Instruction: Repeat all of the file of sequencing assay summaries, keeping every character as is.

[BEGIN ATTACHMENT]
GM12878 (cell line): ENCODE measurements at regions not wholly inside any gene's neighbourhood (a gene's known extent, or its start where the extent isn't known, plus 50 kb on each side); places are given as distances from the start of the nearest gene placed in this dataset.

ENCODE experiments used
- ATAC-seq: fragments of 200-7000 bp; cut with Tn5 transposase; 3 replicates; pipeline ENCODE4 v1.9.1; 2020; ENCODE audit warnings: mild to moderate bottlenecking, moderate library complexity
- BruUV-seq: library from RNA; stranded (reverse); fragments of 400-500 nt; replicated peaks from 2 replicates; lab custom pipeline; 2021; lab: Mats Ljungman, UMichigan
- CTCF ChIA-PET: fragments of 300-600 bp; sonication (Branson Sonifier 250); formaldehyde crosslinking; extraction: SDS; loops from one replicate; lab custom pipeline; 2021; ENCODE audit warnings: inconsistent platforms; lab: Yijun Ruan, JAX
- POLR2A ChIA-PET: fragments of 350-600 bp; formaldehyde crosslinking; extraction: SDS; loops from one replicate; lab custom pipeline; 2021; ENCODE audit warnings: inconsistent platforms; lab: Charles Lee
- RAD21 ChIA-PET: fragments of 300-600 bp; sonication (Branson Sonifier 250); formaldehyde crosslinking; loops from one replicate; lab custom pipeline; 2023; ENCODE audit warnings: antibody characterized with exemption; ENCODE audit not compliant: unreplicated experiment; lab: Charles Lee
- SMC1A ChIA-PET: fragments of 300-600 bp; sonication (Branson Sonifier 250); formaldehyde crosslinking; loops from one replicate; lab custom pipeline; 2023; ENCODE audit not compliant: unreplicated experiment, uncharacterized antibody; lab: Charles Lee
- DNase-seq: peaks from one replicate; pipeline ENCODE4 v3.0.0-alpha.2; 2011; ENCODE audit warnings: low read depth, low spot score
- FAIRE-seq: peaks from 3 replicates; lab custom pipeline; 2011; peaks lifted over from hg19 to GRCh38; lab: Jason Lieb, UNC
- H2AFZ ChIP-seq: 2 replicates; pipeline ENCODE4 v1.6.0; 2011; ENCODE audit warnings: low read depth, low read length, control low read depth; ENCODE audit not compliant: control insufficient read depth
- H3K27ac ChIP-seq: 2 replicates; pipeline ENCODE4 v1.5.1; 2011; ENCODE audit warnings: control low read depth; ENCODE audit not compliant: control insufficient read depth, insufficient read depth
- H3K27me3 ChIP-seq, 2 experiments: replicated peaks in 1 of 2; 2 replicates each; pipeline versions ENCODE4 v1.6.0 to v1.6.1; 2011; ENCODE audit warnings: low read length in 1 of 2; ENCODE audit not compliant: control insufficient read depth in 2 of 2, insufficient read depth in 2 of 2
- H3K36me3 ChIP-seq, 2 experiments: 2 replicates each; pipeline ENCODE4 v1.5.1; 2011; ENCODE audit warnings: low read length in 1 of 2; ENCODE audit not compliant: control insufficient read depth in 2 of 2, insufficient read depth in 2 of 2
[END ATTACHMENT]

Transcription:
GM12878 (cell line): ENCODE measurements at regions not wholly inside any gene's neighbourhood (a gene's known extent, or its start where the extent isn't known, plus 50 kb on each side); places are given as distances from the start of the nearest gene placed in this dataset.

ENCODE experiments used
- ATAC-seq: fragments of 200-7000 bp; cut with Tn5 transposase; 3 replicates; pipeline ENCODE4 v1.9.1; 2020; ENCODE audit warnings: mild to moderate bottlenecking, moderate library complexity
- BruUV-seq: library from RNA; stranded (reverse); fragments of 400-500 nt; replicated peaks from 2 replicates; lab custom pipeline; 2021; lab: Mats Ljungman, UMichigan
- CTCF ChIA-PET: fragments of 300-600 bp; sonication (Branson Sonifier 250); formaldehyde crosslinking; extraction: SDS; loops from one replicate; lab custom pipeline; 2021; ENCODE audit warnings: inconsistent platforms; lab: Yijun Ruan, JAX
- POLR2A ChIA-PET: fragments of 350-600 bp; formaldehyde crosslinking; extraction: SDS; loops from one replicate; lab custom pipeline; 2021; ENCODE audit warnings: inconsistent platforms; lab: Charles Lee
- RAD21 ChIA-PET: fragments of 300-600 bp; sonication (Branson Sonifier 250); formaldehyde crosslinking; loops from one replicate; lab custom pipeline; 2023; ENCODE audit warnings: antibody characterized with exemption; ENCODE audit not compliant: unreplicated experiment; lab: Charles Lee
- SMC1A ChIA-PET: fragments of 300-600 bp; sonication (Branson Sonifier 250); formaldehyde crosslinking; loops from one replicate; lab custom pipeline; 2023; ENCODE audit not compliant: unreplicated experiment, uncharacterized antibody; lab: Charles Lee
- DNase-seq: peaks from one replicate; pipeline ENCODE4 v3.0.0-alpha.2; 2011; ENCODE audit warnings: low read depth, low spot score
- FAIRE-seq: peaks from 3 replicates; lab custom pipeline; 2011; peaks lifted over from hg19 to GRCh38; lab: Jason Lieb, UNC
- H2AFZ ChIP-seq: 2 replicates; pipeline ENCODE4 v1.6.0; 2011; ENCODE audit warnings: low read depth, low read length, control low read depth; ENCODE audit not compliant: control insufficient read depth
- H3K27ac ChIP-seq: 2 replicates; pipeline ENCODE4 v1.5.1; 2011; ENCODE audit warnings: control low read depth; ENCODE audit not compliant: control insufficient read depth, insufficient read depth
- H3K27me3 ChIP-seq, 2 experiments: replicated peaks in 1 of 2; 2 replicates each; pipeline versions ENCODE4 v1.6.0 to v1.6.1; 2011; ENCODE audit warnings: low read length in 1 of 2; ENCODE audit not compliant: control insufficient read depth in 2 of 2, insufficient read depth in 2 of 2
- H3K36me3 ChIP-seq, 2 experiments: 2 replicates each; pipeline ENCODE4 v1.5.1; 2011; ENCODE audit warnings: low read length in 1 of 2; ENCODE audit not compliant: control insufficient read depth in 2 of 2, insufficient read depth in 2 of 2